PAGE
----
When I was growing up in Australia the pools were cold, rough, sometimes murky and often had a strong stench of chlorine. As pool owners became more educated and technology advanced, the swimming experience has improved, as has the structure and longevity of swimming pools. The most popular types of swimming pools are made from fibreglass or concrete. The swimming pools of today are a lot different to those which were around in the 80s.
When you decide to invest in a swimming pool, you will need to take some time to compare and decide which type is best for you. Along with the consideration of the timing of installation, money, physical space and different shapes, you will have to make the decision of which type of pool to add into your yard.
Fibreglass swimming pool:
Firstly it’s worth noting that because fibreglass material heats up more, the swimming pool retains the heat better, so it is warmer! Also a lot of people feel at risk of grazing their skin on any edges which they may find sharp in concrete pools. Fibreglass pool’s have a smooth gelcoat non-abrasive finish, which solves that problem!
In terms of the costs for ongoing maintenance,that hi-tech gelcoat technology means that the smooth and non-porous has less opportunity for mould and algae to grow.This means there will be minimal cleaning and you’ll need less chemicals to balance out your pool. So that means less money spent on chemicals, and less time treating and cleaning the pool.
The heavy-duty fibreglass pools are made from very strong building material.
The installation process of a fibreglass pool is a lot quicker than a concrete pool. This is because the fibreglass pool is ‘ready made’ in the manufacturing facility and then they are lifted into place. To start, your backyard will need to be excavated, and then once the pool has been installed, it will be filled with water and then the dirt backfill around the pool. Then finally the installation of your pump and filtration.
Lot’s of added extras can be included onto a fibreglass pool as well. However, because they are mass produced, it means you are restricted to the standard options, and will never own a unique ‘one-off’ designer pool. You will
have more freedom with design with concrete pools, as they can be created to suit your personal requirements.
Most importantly please note that with the pricing factor, fibreglass pools are definitely the most cost effective, this is because the installation process is less labour intensive and also because the pools are prefabricated in bulk.
Concrete swimming pool:
If you are on a strict time frame, or are just impatient- a concrete pool may not be a good option for you. A concrete inground pool needs to be built from scratch, so can take as long as three months to be installed.
In the beginning the machinery will have to dig the pool hole, and then pour the concrete. Once the concrete is in, it will need to be sprayed and left to cure. Then comes the arduous and hard graft work like tiling, paving, fencing and the other finishing details. You might be surprised to find out that a concrete swimming pool could take several months from start to finish! And while a lot of Australia does benefit from an all-year-round warm climate, don’t forget those summer storms! The weather can really impact, and slow down or even halt your concrete pool installation. Plus there could be further costs associated with waterlogged soil, and getting the water drained out!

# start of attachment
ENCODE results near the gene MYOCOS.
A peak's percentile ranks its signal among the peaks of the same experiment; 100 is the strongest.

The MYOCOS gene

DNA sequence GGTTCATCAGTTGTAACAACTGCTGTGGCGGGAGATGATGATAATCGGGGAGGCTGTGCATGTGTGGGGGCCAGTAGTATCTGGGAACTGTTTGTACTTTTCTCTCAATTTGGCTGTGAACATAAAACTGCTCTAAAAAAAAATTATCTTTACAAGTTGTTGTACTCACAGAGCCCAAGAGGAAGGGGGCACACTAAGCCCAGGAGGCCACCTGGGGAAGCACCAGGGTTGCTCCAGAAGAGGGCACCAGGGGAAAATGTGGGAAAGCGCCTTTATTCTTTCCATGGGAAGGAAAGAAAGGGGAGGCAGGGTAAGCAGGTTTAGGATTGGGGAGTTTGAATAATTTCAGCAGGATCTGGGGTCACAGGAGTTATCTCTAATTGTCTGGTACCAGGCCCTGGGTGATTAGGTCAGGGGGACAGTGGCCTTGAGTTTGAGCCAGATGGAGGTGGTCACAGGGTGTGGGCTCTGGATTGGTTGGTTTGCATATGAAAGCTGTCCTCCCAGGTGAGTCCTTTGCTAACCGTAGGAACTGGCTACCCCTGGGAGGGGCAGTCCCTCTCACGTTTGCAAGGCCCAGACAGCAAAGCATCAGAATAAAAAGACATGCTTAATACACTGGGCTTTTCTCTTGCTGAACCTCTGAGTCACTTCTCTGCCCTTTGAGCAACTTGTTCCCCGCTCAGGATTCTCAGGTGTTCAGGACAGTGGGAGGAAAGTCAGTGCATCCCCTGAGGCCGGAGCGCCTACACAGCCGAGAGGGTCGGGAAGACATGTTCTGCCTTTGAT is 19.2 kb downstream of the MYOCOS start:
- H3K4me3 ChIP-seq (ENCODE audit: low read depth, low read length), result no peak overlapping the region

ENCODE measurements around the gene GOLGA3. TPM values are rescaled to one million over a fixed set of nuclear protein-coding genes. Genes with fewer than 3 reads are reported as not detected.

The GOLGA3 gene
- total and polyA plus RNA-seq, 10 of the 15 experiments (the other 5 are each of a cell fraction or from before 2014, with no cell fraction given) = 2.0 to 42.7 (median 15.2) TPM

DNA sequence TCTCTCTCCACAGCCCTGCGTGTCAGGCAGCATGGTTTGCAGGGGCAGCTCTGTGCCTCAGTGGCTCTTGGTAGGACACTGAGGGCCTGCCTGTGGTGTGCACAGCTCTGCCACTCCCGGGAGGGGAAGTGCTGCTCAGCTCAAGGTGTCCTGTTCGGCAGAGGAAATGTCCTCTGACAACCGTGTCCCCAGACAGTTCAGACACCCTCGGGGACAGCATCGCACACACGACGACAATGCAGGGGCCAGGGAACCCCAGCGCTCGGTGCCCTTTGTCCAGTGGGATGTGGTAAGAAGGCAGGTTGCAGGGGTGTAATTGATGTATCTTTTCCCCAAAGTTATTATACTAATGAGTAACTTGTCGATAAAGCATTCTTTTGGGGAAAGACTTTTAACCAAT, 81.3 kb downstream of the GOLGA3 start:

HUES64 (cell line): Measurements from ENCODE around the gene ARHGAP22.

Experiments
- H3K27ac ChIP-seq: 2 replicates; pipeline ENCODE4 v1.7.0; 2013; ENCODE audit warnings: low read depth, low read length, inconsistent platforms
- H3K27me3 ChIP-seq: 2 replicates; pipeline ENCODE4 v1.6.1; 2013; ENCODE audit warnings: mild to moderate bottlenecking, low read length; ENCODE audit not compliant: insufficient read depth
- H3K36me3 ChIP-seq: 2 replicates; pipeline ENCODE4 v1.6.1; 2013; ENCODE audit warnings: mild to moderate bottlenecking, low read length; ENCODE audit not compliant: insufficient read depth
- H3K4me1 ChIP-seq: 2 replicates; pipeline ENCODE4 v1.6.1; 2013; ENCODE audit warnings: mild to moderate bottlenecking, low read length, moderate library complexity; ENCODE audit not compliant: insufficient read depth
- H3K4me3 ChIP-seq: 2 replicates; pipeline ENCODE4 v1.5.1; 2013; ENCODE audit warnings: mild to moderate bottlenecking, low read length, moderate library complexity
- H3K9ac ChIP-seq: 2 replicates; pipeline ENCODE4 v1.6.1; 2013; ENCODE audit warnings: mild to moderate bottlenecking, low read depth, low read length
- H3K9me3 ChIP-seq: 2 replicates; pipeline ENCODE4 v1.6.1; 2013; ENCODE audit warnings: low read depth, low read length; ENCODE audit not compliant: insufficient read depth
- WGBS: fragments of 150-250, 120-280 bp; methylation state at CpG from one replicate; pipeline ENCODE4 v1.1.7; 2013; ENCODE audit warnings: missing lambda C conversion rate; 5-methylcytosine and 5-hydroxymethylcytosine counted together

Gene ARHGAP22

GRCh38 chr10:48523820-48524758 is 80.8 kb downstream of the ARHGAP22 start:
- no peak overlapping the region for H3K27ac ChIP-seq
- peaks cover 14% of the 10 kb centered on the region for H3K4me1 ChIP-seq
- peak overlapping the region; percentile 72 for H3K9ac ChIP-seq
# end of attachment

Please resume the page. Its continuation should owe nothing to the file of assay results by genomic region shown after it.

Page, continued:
Because of their uniqueness, concrete pools are up to 30% more expensive. This is because they are built from scratch, customised specifically for an individual customer. Concrete pools can also appear more appealing, especially with the fact you can choose your own aesthetics such as pebbles and tiles. It is very strong and sturdy so you don’t need to worry about it being
damaged by sharp objects. However concrete is not compatible with all soil types. So be aware that if the soil isn’t compacted enough or is unstable, the pool itself may start to sink or crack.
The concrete can cause complaints and injuries from the harsher surfaces. Many people with concrete pools choose pebbles or stone which can be rough on the feet. Quite often people complain of grazes and cuts, especially children who love to run amuck in the pool. A concrete pool also requires more chemicals and scrubbing. Especially over the summer months because the bacteria and algae is drawn to the concrete walls and floor, as they are more absorbent surfaces. Homeowners of concrete pools also tend to spend more money on chemicals because algae can grow much easier compared to fibreglass.
Also, please note that with concrete, the swimming pool will require an expensive resurface or acid wash every seven to twelve years. This is where strong acids are used to strip the outer layer of the pool. It can be a messy and very time-consuming process.
Concrete pools have more of a scope for variety with different colours and interior textures. It can be painted or tiled but with fibreglass pools you’re limited on colour options.
Are you going to choose Fibreglass or Concrete?
While it looks as though fibreglass pools have the winning edge over concrete pools, it is ultimately your choice and you need to be comfortable with any decision you make. In recent years, over 50% of Australians are now choosing fibreglass pools, and when you look at all the information presented above, it is no surprise why. If you need further advice, speak to the team of experts at Fibreglass Pools Melbourne or check out our list of fibreglass pools FAQ’s – whatever the case, we would be happy to help!